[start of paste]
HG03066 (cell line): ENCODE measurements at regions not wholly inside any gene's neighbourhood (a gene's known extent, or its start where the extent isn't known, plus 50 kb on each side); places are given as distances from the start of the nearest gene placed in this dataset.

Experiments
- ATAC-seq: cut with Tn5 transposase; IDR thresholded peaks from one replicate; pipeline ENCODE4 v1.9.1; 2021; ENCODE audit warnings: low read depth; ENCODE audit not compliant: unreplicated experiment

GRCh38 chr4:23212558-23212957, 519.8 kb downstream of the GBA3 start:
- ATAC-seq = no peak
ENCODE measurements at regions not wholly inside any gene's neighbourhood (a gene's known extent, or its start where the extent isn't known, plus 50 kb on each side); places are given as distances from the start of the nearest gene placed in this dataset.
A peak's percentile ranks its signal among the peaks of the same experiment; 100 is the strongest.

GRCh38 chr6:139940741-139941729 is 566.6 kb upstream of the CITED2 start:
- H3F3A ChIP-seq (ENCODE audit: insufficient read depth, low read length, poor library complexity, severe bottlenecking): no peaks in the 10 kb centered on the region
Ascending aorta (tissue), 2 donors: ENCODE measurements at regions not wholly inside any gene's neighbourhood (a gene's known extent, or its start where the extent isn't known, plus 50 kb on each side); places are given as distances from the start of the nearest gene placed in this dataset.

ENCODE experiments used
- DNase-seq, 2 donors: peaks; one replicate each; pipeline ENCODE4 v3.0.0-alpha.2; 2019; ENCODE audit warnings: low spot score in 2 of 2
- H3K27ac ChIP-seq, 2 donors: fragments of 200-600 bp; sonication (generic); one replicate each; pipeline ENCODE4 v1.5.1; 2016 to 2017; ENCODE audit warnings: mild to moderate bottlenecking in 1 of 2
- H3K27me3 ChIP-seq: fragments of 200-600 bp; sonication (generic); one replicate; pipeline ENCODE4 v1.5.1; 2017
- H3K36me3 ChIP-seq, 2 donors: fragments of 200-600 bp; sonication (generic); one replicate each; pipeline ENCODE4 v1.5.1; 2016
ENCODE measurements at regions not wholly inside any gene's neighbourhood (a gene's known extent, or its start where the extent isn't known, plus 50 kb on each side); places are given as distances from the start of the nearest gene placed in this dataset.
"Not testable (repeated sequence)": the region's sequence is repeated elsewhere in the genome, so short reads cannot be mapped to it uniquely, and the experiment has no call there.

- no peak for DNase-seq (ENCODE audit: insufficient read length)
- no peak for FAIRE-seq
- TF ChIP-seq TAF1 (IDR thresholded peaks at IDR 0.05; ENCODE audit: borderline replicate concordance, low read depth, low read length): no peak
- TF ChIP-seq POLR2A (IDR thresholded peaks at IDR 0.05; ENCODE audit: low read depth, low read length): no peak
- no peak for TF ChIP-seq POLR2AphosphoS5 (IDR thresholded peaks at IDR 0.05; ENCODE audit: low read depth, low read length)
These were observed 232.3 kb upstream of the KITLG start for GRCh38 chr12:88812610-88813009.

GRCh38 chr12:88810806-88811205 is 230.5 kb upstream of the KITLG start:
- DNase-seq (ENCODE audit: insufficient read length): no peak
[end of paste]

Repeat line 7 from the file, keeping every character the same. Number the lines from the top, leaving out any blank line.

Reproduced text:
A peak's percentile ranks its signal among the peaks of the same experiment; 100 is the strongest.